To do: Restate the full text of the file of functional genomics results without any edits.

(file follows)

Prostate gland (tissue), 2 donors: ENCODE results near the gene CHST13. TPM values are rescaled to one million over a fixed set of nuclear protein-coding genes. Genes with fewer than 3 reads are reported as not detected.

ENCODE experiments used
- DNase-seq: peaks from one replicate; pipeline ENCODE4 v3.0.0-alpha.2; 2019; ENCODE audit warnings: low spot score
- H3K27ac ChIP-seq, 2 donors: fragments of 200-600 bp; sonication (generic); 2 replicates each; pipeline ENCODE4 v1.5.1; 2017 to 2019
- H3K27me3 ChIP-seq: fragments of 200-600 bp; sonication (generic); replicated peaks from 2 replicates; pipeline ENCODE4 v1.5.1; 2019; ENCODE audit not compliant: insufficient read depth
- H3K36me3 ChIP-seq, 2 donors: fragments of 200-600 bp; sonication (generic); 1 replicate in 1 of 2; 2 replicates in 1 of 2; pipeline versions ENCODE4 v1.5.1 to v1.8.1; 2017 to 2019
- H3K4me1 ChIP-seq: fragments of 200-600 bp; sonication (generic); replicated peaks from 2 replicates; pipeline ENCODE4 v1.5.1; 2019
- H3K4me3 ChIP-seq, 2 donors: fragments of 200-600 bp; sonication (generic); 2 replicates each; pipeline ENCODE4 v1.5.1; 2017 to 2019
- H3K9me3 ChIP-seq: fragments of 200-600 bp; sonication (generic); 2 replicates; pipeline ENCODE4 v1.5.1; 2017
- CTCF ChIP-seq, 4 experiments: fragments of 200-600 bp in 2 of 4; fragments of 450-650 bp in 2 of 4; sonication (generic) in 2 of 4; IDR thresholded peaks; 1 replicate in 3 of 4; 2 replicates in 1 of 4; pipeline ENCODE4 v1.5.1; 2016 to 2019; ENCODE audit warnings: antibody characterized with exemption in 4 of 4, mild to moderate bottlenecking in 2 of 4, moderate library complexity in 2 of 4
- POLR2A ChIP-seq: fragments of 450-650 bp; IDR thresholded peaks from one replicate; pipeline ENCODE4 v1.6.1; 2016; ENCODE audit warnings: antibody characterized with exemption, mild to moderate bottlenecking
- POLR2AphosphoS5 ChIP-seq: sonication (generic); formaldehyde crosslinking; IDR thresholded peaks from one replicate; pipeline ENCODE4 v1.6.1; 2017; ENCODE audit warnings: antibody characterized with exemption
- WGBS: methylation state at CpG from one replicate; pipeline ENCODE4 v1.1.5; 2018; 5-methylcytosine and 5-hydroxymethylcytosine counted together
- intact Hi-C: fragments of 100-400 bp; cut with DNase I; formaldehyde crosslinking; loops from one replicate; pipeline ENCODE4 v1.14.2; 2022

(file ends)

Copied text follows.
Prostate gland (tissue), 2 donors: ENCODE results near the gene CHST13. TPM values are rescaled to one million over a fixed set of nuclear protein-coding genes. Genes with fewer than 3 reads are reported as not detected.

ENCODE experiments used
- DNase-seq: peaks from one replicate; pipeline ENCODE4 v3.0.0-alpha.2; 2019; ENCODE audit warnings: low spot score
- H3K27ac ChIP-seq, 2 donors: fragments of 200-600 bp; sonication (generic); 2 replicates each; pipeline ENCODE4 v1.5.1; 2017 to 2019
- H3K27me3 ChIP-seq: fragments of 200-600 bp; sonication (generic); replicated peaks from 2 replicates; pipeline ENCODE4 v1.5.1; 2019; ENCODE audit not compliant: insufficient read depth
- H3K36me3 ChIP-seq, 2 donors: fragments of 200-600 bp; sonication (generic); 1 replicate in 1 of 2; 2 replicates in 1 of 2; pipeline versions ENCODE4 v1.5.1 to v1.8.1; 2017 to 2019
- H3K4me1 ChIP-seq: fragments of 200-600 bp; sonication (generic); replicated peaks from 2 replicates; pipeline ENCODE4 v1.5.1; 2019
- H3K4me3 ChIP-seq, 2 donors: fragments of 200-600 bp; sonication (generic); 2 replicates each; pipeline ENCODE4 v1.5.1; 2017 to 2019
- H3K9me3 ChIP-seq: fragments of 200-600 bp; sonication (generic); 2 replicates; pipeline ENCODE4 v1.5.1; 2017
- CTCF ChIP-seq, 4 experiments: fragments of 200-600 bp in 2 of 4; fragments of 450-650 bp in 2 of 4; sonication (generic) in 2 of 4; IDR thresholded peaks; 1 replicate in 3 of 4; 2 replicates in 1 of 4; pipeline ENCODE4 v1.5.1; 2016 to 2019; ENCODE audit warnings: antibody characterized with exemption in 4 of 4, mild to moderate bottlenecking in 2 of 4, moderate library complexity in 2 of 4
- POLR2A ChIP-seq: fragments of 450-650 bp; IDR thresholded peaks from one replicate; pipeline ENCODE4 v1.6.1; 2016; ENCODE audit warnings: antibody characterized with exemption, mild to moderate bottlenecking
- POLR2AphosphoS5 ChIP-seq: sonication (generic); formaldehyde crosslinking; IDR thresholded peaks from one replicate; pipeline ENCODE4 v1.6.1; 2017; ENCODE audit warnings: antibody characterized with exemption
- WGBS: methylation state at CpG from one replicate; pipeline ENCODE4 v1.1.5; 2018; 5-methylcytosine and 5-hydroxymethylcytosine counted together
- intact Hi-C: fragments of 100-400 bp; cut with DNase I; formaldehyde crosslinking; loops from one replicate; pipeline ENCODE4 v1.14.2; 2022